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Aardvark Weekly 27 August 99
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Dateline: 21 December 1999 All Day Edition
Read Yesterday's Edition

What A Cruisy Job!
There was a time when only a handful of businesses had any presence on the Internet and asking a businessman for his email address would simply result in a blank or puzzled stare.

However, as we prepare to roll the clock over to the year 2,000 we it's interesting to note just how quickly so many businesses have become extremely reliant on the services offered by the Net.

In many cases, email has effectively replaced fax and the post for day-to-day communications and a company's e-commerce enabled website acts as a 24-hour-per-day salesman -- offering product information and taking orders and payments to customers all over the world.

It stands to reason therefore, that any critical failure in the services that are used to provide a company's Net presence and email can be a very costly event.

While you could be forgiven for thinking that even over the holiday period, the major suppliers of essential services have got the bases covered -- with Telecom monitoring data lines and international circuits while also handling fault reports and most ISPs providing help-desk services between Christmas and New Year -- but there's one absolutely critical service that seems to have been abandoned.

Let's explore the unlikely situation where your service provider or hosting company has a major failure and can't get their systems up again within a reasonable amount of time. Such a failure could even be as a result of the Y2K situation.

Under normal circumstances you could simply transfer your website and email to another provider by having the information related to your domain name updated. For those who don't know how domain names and the DNS (domain name system) work -- when your browser or email program encounters a domain name (such as aardvark.co.nz) it issues a request to the equivalent of an Internet phone book. In New Zealand, this system is run by Domainz and it returns the number of the computer on which your mailbox or website is located. Moving your website to another ISP's computer is simply a case of changing the number that's registered against your domain name.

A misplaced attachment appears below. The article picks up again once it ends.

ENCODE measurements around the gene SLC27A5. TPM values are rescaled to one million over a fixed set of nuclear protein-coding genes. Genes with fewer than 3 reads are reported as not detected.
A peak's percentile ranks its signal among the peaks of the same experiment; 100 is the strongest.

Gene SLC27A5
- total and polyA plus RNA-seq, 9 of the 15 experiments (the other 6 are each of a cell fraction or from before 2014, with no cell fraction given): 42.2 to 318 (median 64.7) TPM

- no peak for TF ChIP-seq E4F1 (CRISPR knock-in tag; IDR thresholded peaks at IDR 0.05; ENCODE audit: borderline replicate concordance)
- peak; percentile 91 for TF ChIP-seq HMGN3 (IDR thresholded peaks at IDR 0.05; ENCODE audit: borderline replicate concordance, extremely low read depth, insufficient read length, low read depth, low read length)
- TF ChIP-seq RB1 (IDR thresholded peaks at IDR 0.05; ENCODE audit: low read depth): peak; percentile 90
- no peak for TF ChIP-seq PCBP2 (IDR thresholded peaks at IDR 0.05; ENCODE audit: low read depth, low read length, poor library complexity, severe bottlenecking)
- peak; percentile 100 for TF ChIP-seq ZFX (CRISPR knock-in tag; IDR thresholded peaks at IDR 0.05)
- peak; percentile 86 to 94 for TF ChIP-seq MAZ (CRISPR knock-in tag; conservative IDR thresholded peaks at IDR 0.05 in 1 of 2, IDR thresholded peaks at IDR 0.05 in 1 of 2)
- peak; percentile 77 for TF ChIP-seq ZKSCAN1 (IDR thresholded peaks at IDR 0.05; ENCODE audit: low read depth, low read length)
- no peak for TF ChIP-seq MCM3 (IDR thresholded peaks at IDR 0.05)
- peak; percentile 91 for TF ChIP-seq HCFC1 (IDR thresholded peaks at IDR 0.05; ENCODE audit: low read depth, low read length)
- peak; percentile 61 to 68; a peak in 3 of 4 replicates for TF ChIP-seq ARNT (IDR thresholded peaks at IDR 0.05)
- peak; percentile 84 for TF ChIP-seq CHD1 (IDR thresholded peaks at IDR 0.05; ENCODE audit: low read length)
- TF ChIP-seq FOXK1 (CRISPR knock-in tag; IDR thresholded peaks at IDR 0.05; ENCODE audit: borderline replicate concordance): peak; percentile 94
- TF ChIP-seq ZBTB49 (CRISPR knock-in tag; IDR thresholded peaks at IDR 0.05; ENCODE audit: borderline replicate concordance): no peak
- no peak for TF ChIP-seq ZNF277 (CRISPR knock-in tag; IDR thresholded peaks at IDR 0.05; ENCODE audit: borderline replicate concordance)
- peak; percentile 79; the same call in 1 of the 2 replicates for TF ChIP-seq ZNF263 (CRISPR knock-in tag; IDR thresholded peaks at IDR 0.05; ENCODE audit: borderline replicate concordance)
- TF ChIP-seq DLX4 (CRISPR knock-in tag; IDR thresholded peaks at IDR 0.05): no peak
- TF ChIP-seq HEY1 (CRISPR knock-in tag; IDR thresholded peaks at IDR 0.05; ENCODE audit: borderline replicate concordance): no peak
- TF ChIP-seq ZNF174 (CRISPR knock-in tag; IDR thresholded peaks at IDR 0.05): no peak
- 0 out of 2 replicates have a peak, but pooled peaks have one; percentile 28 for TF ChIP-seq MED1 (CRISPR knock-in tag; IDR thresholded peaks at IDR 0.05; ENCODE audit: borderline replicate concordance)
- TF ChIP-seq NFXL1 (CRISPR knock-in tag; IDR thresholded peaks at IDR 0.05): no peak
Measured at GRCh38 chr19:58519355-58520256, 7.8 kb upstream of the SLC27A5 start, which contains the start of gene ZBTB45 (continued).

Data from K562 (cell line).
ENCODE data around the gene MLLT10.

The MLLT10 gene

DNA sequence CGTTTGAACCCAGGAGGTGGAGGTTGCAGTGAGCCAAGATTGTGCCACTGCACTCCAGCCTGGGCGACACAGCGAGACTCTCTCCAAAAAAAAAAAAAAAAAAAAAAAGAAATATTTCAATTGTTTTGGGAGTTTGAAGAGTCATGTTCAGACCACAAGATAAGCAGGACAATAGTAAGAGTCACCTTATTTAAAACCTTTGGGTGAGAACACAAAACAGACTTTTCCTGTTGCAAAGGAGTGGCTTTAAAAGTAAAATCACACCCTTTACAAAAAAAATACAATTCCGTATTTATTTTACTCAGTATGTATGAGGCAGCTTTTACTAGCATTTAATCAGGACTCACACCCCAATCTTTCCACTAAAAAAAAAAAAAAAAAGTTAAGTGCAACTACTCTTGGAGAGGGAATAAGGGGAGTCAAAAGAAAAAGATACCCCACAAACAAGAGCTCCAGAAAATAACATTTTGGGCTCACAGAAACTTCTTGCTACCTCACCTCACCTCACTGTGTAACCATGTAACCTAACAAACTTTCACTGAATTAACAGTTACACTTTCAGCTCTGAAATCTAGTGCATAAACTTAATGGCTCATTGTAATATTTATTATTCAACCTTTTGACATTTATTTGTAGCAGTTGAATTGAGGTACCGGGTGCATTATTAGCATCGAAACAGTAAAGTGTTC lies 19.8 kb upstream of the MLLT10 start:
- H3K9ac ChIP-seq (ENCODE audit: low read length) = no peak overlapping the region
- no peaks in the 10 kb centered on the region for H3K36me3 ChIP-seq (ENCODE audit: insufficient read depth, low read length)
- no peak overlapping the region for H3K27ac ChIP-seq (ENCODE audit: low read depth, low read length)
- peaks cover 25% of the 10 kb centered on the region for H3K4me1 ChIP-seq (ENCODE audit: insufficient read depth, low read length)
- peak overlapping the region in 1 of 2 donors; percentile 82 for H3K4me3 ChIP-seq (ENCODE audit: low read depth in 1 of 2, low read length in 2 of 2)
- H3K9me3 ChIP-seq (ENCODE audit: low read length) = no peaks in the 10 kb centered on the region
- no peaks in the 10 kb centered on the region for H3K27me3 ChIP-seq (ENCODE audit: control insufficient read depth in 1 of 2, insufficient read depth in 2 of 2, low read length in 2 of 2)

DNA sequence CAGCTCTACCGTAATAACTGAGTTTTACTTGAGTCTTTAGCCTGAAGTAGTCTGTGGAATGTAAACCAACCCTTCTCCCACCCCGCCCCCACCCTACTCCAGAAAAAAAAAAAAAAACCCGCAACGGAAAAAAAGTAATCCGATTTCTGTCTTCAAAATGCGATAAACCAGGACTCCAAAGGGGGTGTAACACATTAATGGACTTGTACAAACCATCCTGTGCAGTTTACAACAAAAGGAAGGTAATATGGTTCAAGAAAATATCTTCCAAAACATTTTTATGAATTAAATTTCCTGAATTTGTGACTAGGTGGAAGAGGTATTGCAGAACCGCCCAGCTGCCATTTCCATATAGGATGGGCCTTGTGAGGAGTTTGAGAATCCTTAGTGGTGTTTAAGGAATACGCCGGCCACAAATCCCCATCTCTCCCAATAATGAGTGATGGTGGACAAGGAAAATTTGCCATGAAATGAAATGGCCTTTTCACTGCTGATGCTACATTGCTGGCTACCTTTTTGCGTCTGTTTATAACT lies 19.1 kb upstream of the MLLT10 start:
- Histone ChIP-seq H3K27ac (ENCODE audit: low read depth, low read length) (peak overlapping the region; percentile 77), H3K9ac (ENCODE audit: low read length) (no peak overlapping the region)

Sounds simple eh?

But what if the company that manages the domain name registry decides that the service it provides is not important enough to stay open over the Christmas/New Year period?

The answer is that any business which finds itself in the unenviable position of having to change hosting companies during this period is utterly stuffed!

To quote the official Domainz advisory:

The Domainz office will be closed for customer enquiries from the evening of Thursday 23rd December and will re-open Thursday, January 6, 2000

Excuse me? That's a TWO WEEK period when anyone unfortunate enough to have a problem is going to SOL when it comes to having their email and web service restored by changing hosting companies.

Is this acceptable?

And just in case you think I'm scaremongering -- ask all the customers of WebDrive who found themselves in the unfortunate situation of having their hosting company's server fall over -- leaving them without service for several days.

Fortunately, those who were critically reliant on the Net were able to transfer at least their email or their websites to other ISPs and get back online within a day or so. This is not intended as a criticism of WebDrive -- just an indication that this kind of thing can, and does happen.

If this had happend between December 23 and January 6 however, none of those companies could have hoped to have any kind of temporary restoration of service by switching providers.

Domainz seem to think that it's unreasonable for them to have to provide any customer service over the break to help anyone else who might similarly be caught.

With the new government claiming that the Net is becoming an "essential service", surely it behoves Domainz to act responsibly about the provision of customer service over this period. One must ask -- if it weren't a monopoly, would Domainz be quite so quick to disregard the needs of the market quite so quickly?

You'd think that with the healthy profit Domainz is wringing from its monopoly that at the very least they could afford to have at least a skeleton crew onboard from December 27 through December 31 and January 3 onwards. This is disgraceful!

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